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Re: tracking two git branches at once

From: Mats Bengtsson
Subject: Re: tracking two git branches at once
Date: Mon, 05 Mar 2007 10:22:07 +0100
User-agent: Thunderbird (X11/20061206)

I know very little about GIT, but if I understand you correctly, the main reason to do the clone locally is to save disk space and bandwidth, right? Otherwise it seems to me that it would be simpler to just make two separate clones of the remote repository, assuming that you have a good internet connection and lots
of free disk.


Johannes Schindelin wrote:

On Fri, 2 Mar 2007, Graham Percival wrote:

Most of the time I track master. I have the documentation built, so whenever I make a change it only takes a few minutes to compile the changed the files.

Occasionally I want to make a one-line change to web/master. If I just do "git checkout web/master", then I get a weird mixture of master and web/master (because git doesn't remove my Documentation/ because I have compiled files in there). I can avoid this weird mixture by deleting all the files before checking out the new branch, but then when I go back to master, it takes me an hour to compile all the docs. As a result, I tend to wait for a week or two before making changes to web/master.

Can I have a pair of directories like

which track different branches of git? (ie without downloading all changes twice)

Hm. That's certainly a _bit_ cumbersome with Git. However, it is possible. If you bear with me for a few minutes, you can make yourself a fine script and it will be easy for you (after writing that script).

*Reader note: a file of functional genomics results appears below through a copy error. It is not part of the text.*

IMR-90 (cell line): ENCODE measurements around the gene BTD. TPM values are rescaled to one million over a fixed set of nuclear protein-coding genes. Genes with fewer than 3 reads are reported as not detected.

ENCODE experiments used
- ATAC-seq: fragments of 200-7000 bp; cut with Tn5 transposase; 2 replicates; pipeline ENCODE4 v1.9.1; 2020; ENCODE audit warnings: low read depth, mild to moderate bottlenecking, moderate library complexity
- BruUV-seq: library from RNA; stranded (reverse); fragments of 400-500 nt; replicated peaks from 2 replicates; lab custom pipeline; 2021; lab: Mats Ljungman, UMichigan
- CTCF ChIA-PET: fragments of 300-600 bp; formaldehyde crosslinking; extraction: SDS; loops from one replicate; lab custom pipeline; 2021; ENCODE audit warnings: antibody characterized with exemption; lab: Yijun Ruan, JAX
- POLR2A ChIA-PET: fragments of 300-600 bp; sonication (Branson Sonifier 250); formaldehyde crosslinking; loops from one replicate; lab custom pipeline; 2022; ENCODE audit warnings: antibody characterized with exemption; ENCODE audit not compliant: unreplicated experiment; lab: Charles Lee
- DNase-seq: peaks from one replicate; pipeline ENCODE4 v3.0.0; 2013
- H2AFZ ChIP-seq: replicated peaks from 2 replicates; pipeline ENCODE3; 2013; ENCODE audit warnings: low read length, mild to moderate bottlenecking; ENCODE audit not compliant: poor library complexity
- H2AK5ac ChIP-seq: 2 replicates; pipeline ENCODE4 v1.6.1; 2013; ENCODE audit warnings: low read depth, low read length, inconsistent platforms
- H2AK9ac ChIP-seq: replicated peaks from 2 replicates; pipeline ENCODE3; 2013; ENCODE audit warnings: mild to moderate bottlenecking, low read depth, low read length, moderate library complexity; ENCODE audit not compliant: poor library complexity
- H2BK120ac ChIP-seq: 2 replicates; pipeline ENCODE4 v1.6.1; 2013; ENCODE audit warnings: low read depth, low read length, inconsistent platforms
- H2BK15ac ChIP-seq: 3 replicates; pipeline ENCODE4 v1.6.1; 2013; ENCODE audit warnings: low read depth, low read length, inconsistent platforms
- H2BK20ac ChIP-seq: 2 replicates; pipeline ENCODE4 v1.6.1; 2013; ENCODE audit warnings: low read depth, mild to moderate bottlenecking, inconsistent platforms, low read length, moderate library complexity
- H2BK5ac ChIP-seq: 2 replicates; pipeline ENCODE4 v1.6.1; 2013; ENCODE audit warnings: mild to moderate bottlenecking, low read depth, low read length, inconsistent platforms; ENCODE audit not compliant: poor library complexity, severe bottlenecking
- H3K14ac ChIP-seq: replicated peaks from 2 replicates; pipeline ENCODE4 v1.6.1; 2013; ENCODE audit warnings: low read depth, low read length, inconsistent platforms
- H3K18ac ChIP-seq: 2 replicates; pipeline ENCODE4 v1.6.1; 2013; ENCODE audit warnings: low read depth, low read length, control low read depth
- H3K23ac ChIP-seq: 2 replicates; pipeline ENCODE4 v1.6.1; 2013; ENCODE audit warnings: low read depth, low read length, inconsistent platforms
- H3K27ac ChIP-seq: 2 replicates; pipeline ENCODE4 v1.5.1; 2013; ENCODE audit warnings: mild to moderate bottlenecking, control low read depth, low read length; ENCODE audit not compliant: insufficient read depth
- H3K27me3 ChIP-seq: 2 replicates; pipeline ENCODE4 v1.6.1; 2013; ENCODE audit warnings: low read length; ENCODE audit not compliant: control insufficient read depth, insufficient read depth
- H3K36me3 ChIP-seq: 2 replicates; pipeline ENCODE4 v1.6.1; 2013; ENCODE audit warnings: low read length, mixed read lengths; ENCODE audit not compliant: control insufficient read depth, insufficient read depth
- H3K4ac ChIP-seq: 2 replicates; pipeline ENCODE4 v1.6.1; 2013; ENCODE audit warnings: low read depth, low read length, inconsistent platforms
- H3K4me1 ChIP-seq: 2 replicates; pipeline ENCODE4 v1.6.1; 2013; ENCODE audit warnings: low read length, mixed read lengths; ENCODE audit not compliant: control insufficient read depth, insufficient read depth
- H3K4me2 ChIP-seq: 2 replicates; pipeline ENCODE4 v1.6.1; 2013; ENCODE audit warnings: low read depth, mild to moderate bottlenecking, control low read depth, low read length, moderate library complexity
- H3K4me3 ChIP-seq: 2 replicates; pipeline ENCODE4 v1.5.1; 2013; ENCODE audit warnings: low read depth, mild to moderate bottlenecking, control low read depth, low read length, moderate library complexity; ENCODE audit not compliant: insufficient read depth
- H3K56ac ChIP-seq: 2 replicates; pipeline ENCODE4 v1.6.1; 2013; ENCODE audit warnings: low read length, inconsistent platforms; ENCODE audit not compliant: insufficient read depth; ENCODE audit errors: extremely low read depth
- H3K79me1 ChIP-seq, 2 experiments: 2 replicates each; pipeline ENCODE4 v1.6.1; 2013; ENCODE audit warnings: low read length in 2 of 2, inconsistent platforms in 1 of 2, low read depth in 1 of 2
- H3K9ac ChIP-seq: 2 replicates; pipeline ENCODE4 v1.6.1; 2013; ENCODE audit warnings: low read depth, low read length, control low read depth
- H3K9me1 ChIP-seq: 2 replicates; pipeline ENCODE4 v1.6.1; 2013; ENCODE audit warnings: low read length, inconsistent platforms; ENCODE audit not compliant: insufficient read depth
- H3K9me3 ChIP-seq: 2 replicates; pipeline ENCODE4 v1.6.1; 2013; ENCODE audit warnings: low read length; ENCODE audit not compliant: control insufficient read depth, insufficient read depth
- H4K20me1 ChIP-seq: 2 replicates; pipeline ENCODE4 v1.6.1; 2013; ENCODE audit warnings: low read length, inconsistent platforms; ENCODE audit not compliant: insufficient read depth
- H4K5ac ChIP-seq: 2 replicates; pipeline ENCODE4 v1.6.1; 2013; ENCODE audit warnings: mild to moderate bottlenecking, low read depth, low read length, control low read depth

The idea I have in mind is to use a local clone. Git makes this very easy, and even efficient: if you clone with "git clone -l -s -n . my-web", you will have a clone (of the repository you are currently working in) in my-web/.

The option "-l" says that this is a local clone, which makes it fast. The option "-s" tells Git to reuse the object database, so it makes it inexpensive in terms of disk space. And "-n" says that Git should not checkout a branch (otherwise it would checkout the master branch of the source repository, which is your current one).

So, after creating this clone, you have to cd into my-web/ and say "git checkout web/master".

You might want to copy the "remote" information (the shortcuts for fetch and push) from the "master" repository to the "my-web" repository. I'd just copy & paste the relevant parts from master/.git/config to my-web/.git/config.

The real problem is that you should always fetch from your first repository, and then fetch from _that_ into my-web/. You _can_ fetch from savannah into my-web/ directly, and it works just as expected, _except_ that the objects are now stored in my-web/.git/. The next time you fetch from savannah into your "master" repository, you will have the objects _twice_.

In practice, however, this might not be the problem I made it sound like.

BTW your use case is a perfect demonstration that the "distributed" in distributed SCMs not only benefits a _group_ of developers, but already a single one!


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        Mats Bengtsson
        Signal Processing
        Signals, Sensors and Systems
        Royal Institute of Technology
        SE-100 44  STOCKHOLM
        Phone: (+46) 8 790 8463                         
       Fax:   (+46) 8 790 7260
        Email: address@hidden

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